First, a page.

Common Grounds

Wednesday Edition | Russia's Sergei Lavrov Compares Ukraine to Palestine

May 18, 2022

By Abraham A. van Kempen

Published May 18, 2022

Wednesday Edition | Russia's Sergei Lavrov Compares Ukraine to Palestine

Source: Newsweek


Published May 16, 2022


A video of Russian Foreign Minister Sergei Lavrov saying that for Russians to not lose sleep over the Ukraine war, they must imagine the eastern European country is "Palestine," has been shared by the Russian embassy in Geneva.


"When the United States declares that there is a threat to the United States 10,000 kilometers from the border of the United States, some people were grumbling, some were expressing their concern, but there was no hysteria like the one we witness today," he said in the video footage, shared on May 11. It is not immediately clear when it was recorded.


"When Russia, having warned for many, many years, that this is going to be a problem that we cannot tolerate a threat which NATO and the United States have been building just on our border, not 10,000 kilometers away," he said, laughing.


"You know, there was one interesting message I saw in Telegram from the Middle East. They say if you 'cannot sleep' because of the Russian conflict, there are some advices to calm you down. First, imagine this is happening in Africa. Imagine this is happening in the Middle East. Imagine Ukraine is Palestine, imagine Russia is the United States."...


Read more: Russia's Sergei Lavrov Compares Ukraine to Palestine



Rewriting UNRWA: The US-Israeli Plan to Cancel out the Palestinian Right of Return



Source: Ramzy Baroud - Politics for the People


By Ramzy Baroud

Published May 4, 2022


Palestinians are justifiably worried that the mandate granted to the United Nations Agency for Palestinian refugees, UNRWA, might be coming to an end. UNRWA’s mission, which has been in effect since 1949, has done more than provide urgent aid and support to millions of refugees. It was also a political platform that protected and preserved the rights of several generations of Palestinians.


Though UNRWA was not established as a political or legal platform per se, the context of its mandate was largely political, since Palestinians became refugees as a result of military and political events – the ethnic cleansing of the Palestinian people by Israel and the latter’s refusal to respect the Right of Return for Palestinians as enshrined in UN resolution 194 (III) of December 11, 1948.


“UNRWA has a humanitarian and development mandate to provide assistance and protection to Palestine refugees pending a just and lasting solution to their plight,” the UN General Assembly Resolution 302 (IV) of December 8, 1949 read. Alas, neither a ‘lasting solution’ to the plight of the refugees, nor even a political horizon has been achieved. Instead of using this realization as a way to revisit the international community’s failure to bring justice to Palestine and to hold Israel and its US benefactors accountable, it is UNRWA and, by extension, the refugees that are being punished.


In a stern warning on April 24, the head of the political committee at the Palestinian National Council (PNC), Saleh Nasser said that UNRWA’s mandate might be coming to an end. Nasser referenced a recent statement by the UN body’s Commissioner-General, Philippe Lazzarini, about the future of the organization...


Read more: Rewriting UNRWA: The US-Israeli Plan to Cancel out the Palestinian Right of Return



Palestine, Syria, Ukraine: the life of Marsel, a child of wars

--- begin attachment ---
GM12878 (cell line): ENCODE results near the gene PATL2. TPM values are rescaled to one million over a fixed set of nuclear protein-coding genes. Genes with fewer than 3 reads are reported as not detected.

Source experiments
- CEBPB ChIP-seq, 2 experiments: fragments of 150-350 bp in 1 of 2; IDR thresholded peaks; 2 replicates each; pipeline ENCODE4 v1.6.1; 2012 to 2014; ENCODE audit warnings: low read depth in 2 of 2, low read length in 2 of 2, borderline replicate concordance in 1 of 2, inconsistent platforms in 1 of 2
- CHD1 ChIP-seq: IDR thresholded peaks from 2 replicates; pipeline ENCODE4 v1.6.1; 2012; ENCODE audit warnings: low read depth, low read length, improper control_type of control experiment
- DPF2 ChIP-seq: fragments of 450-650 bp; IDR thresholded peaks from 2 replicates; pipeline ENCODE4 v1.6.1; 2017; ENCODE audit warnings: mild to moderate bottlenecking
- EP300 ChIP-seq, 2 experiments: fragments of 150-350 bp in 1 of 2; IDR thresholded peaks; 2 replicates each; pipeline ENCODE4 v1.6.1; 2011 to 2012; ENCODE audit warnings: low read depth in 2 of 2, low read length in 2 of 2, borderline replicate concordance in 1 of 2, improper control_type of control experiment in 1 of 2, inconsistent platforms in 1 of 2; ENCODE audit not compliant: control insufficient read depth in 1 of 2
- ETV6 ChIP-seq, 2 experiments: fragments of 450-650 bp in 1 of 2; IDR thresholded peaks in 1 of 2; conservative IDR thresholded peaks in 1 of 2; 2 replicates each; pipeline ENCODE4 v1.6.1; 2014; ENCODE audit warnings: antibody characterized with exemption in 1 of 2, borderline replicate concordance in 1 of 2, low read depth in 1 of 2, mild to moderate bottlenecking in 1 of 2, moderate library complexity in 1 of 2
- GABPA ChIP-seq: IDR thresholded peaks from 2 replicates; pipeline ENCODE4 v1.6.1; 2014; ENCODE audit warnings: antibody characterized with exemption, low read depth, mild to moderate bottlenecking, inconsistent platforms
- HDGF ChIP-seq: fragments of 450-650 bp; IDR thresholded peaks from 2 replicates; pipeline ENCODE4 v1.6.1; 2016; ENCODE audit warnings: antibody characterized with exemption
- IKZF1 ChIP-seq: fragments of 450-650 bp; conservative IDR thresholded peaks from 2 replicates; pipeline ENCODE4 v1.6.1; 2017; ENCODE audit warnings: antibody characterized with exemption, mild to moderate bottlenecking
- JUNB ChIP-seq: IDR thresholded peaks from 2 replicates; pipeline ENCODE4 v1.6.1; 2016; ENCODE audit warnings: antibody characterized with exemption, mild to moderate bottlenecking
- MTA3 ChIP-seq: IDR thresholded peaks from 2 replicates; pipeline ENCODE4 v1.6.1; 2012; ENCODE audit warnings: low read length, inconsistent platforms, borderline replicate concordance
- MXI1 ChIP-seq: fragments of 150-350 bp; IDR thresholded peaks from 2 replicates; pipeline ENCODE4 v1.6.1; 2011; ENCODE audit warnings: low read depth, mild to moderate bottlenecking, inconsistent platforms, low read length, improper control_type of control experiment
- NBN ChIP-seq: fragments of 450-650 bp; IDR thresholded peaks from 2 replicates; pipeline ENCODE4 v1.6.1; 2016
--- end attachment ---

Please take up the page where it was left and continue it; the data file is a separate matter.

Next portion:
Source: United Nations


Published May 16, 2022


Marsel has roots in three countries, Palestine, Syria and Ukraine. For three generations, his family has been fleeing wars. Last stop: Paris.


Like many Syrians, Marsel arrived in 2016 in France five years after the war began. Not on foot or on makeshift boats, but by plane, direct from Lebanon, thanks to his Ukrainian passport. “My family comes from three countries and yet today I cannot live in any of them”. A few weeks ago, his mother, Ludmila, was able to leave Ukraine to join him in Paris.


With his huge smile and his sparkling eyes, Marsel has nothing of the distressed exile. He himself assures us that he had a wonderful childhood and today has a fulfilled life as a young man in his thirties. However, his story is a condensed version of conflicts that have been going on for almost a century.


From Palestine to Syria 


In 1948, with the creation of the State of Israel, Mohamed Zaki Abdo, Marsel’s grandfather, a prosperous merchant from Yafa, left Palestine to take refuge in Damascus, Syria. The family, although uprooted, was well off: a large apartment in the center of Damascus, “the equivalent of the Champs Elysees,” says Marsel. Mohammed Zaki raised his children in Damascus, with the idea that they would soon return to their country, Palestine. In the meantime, he invested in his children’s education. His son Nabil, Marsel’s father, studied in Luhansk, Donbass, Ukraine for a doctorate in mechanical engineering. There he met Ludmila Leonova, also a student in mechanical engineering.


In 1988, after their studies, Nabil, with his Palestinian/Syrian roots, and Ludmila, from Ukraine, went to live in Damascus. The family did not welcome the arrival of a “Russian” foreigner, and the two lovers had to move to Yarmouk, the Palestinian refugee district, which was (a much poorer district).  Marsel is the second son of Nabil and Ludmila. He was born in 1992. “I have only happy memories of my childhood. My older brother and I were spoiled children. We moved around a lot, but my father taught at the university, he had an enviable status at the time, my mother decided to devote herself to us and gave piano lessons”...


Read more: Palestine, Syria, Ukraine: the life of Marsel, a child of wars




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